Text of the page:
Replacing batteries in wireless headphones isn’t as simple as it might seem, and the booming popularity of truly wireless (and tiny) earbud-style headphones such as the Apple AirPods adds extra complexity. These headphones contain at least three batteries: one in each earpiece, and one in the accompanying charging case.
What headphone manufacturers told us
Sony, the UK’s biggest headphones manufacturer, told us non-replaceable batteries are currently preferred for wireless headphones because they’re ‘the most compact and lightweight solution available’. It explained that they’re ‘easily integrated into the casing of the product without compromising other factors that our customers appreciate, such as weight, affordability and comfort’.
Sony added that making headphones water- and dust-resistant requires a design that means you can’t replace the batteries. British brand Cambridge Audio confirmed this, stating it ‘would not be able to conform with the water-resistant IP rating’ if batteries were replaceable.
Sony also said that water-resistance can help headphones last longer, and there’s some logic to this. If user-replaceable batteries mean headphones can’t be waterproof, there’s a risk they’ll stop working if you get caught in a downpour.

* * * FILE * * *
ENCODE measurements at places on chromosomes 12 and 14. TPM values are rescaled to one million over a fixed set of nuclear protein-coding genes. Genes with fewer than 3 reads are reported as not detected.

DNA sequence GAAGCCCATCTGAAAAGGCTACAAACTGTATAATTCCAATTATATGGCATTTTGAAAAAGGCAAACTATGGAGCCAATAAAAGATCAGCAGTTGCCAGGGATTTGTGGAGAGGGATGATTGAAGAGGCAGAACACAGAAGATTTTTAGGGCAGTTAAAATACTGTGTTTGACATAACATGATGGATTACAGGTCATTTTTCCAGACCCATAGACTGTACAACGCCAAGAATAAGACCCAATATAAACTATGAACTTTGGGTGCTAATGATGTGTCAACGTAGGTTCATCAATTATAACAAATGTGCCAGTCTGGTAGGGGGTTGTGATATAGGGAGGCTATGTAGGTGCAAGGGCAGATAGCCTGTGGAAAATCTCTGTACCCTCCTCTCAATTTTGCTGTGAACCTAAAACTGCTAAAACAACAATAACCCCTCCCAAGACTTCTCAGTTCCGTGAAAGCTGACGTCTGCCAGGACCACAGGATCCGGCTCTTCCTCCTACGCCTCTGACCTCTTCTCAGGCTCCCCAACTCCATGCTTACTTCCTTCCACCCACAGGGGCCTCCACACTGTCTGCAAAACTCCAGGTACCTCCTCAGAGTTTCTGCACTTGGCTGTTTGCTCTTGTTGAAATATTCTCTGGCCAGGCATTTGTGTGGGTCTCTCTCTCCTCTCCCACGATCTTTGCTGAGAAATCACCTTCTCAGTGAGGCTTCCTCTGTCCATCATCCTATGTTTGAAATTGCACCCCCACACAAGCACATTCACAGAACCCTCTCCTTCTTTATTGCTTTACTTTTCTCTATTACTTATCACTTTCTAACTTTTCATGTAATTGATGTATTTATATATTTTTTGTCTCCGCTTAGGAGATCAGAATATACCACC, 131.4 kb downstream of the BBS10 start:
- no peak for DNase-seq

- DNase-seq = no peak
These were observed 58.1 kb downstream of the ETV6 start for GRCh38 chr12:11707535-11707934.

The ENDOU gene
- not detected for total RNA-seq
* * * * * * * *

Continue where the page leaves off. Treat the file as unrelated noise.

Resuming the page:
Meanwhile Jabra argues that batteries need to be tiny in order to deliver the compact headphones that users want. It added: ‘The quality level that consumers are expecting from their earbuds, including length of battery life…can’t be met at the moment’ with user-replaceable batteries.
Most manufacturers we spoke to focused on truly wireless, earbud-style headphones. However, even large over-ear headphones (such as the Sony WH-1000XM4s, pictured below) have batteries that usually aren’t user-replaceable, which we find more surprising, as there’s less focus on keeping the overall headphone size down to a minimum.
Manufacturer headphone battery replacement schemes patchy
If user-replacement of headphone batteries isn’t possible, the next best option is an affordable manufacturer replacement scheme.
Unfortunately, our investigation uncovered a very patchy picture. Not all brands offer battery replacement – Cambridge Audio, Jabra and Skullcandy all told us they don’t – and even those that do often charge a pretty penny for the privilege. Here’s what’s available from two of the UK’s biggest headphone brands.
Apple AirPod battery replacement scheme
Apple charges £45 per battery replacement (out of warranty) – so if you needed to replace all three batteries (one per headphone and one in the case) in your Apple AirPods or AirPods Pro, you’d pay £135. For this price, you might be tempted just to buy a replacement set (especially when standard AirPods only cost around £137 to buy new).